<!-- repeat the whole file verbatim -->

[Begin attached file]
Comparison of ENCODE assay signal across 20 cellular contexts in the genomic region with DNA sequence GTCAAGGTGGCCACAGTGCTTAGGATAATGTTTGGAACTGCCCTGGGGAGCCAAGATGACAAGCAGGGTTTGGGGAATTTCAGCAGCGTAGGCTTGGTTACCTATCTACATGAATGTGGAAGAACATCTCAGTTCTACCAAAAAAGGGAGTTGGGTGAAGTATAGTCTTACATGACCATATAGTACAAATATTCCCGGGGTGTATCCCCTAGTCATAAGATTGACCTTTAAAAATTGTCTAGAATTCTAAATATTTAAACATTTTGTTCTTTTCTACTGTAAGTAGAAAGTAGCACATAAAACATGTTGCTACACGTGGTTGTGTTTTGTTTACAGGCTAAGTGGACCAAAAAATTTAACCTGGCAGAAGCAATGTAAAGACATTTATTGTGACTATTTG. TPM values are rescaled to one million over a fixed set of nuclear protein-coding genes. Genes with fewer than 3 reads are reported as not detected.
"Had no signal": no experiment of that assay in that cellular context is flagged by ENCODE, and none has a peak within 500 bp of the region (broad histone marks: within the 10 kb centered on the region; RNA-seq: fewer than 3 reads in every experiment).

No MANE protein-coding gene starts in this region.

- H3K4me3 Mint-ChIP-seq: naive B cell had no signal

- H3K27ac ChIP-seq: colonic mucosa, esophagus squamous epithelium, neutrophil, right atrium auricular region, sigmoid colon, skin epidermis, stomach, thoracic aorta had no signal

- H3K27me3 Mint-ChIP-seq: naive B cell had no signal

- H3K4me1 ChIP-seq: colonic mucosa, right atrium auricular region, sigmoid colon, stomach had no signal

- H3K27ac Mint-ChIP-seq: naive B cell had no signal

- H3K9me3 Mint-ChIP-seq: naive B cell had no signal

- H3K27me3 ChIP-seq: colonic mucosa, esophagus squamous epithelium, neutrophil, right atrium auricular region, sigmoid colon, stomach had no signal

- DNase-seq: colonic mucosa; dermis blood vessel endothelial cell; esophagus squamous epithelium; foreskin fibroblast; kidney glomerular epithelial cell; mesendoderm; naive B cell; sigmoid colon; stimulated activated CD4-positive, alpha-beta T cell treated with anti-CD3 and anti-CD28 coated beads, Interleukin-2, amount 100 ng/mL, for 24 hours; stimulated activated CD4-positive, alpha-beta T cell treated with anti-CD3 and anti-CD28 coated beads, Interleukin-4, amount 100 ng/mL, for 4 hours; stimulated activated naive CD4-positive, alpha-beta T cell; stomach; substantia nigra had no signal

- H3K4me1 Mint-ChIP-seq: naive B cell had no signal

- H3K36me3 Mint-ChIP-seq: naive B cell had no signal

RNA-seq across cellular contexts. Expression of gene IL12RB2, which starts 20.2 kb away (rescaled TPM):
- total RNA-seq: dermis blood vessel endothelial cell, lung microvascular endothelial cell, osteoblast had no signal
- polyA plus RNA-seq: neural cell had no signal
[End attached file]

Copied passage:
Comparison of ENCODE assay signal across 20 cellular contexts in the genomic region with DNA sequence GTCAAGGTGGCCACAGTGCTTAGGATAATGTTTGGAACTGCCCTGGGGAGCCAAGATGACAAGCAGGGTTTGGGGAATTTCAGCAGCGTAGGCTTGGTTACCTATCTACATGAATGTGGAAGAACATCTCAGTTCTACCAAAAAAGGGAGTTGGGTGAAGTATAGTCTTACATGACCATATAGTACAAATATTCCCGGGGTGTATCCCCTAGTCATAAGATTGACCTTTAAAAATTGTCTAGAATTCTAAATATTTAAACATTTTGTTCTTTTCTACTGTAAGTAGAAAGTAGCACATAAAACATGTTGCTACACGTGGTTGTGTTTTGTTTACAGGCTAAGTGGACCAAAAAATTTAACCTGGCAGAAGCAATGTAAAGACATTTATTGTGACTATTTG. TPM values are rescaled to one million over a fixed set of nuclear protein-coding genes. Genes with fewer than 3 reads are reported as not detected.
"Had no signal": no experiment of that assay in that cellular context is flagged by ENCODE, and none has a peak within 500 bp of the region (broad histone marks: within the 10 kb centered on the region; RNA-seq: fewer than 3 reads in every experiment).

No MANE protein-coding gene starts in this region.

- H3K4me3 Mint-ChIP-seq: naive B cell had no signal

- H3K27ac ChIP-seq: colonic mucosa, esophagus squamous epithelium, neutrophil, right atrium auricular region, sigmoid colon, skin epidermis, stomach, thoracic aorta had no signal

- H3K27me3 Mint-ChIP-seq: naive B cell had no signal

- H3K4me1 ChIP-seq: colonic mucosa, right atrium auricular region, sigmoid colon, stomach had no signal

- H3K27ac Mint-ChIP-seq: naive B cell had no signal

- H3K9me3 Mint-ChIP-seq: naive B cell had no signal

- H3K27me3 ChIP-seq: colonic mucosa, esophagus squamous epithelium, neutrophil, right atrium auricular region, sigmoid colon, stomach had no signal

- DNase-seq: colonic mucosa; dermis blood vessel endothelial cell; esophagus squamous epithelium; foreskin fibroblast; kidney glomerular epithelial cell; mesendoderm; naive B cell; sigmoid colon; stimulated activated CD4-positive, alpha-beta T cell treated with anti-CD3 and anti-CD28 coated beads, Interleukin-2, amount 100 ng/mL, for 24 hours; stimulated activated CD4-positive, alpha-beta T cell treated with anti-CD3 and anti-CD28 coated beads, Interleukin-4, amount 100 ng/mL, for 4 hours; stimulated activated naive CD4-positive, alpha-beta T cell; stomach; substantia nigra had no signal

- H3K4me1 Mint-ChIP-seq: naive B cell had no signal

- H3K36me3 Mint-ChIP-seq: naive B cell had no signal

RNA-seq across cellular contexts. Expression of gene IL12RB2, which starts 20.2 kb away (rescaled TPM):
- total RNA-seq: dermis blood vessel endothelial cell, lung microvascular endothelial cell, osteoblast had no signal
- polyA plus RNA-seq: neural cell had no signal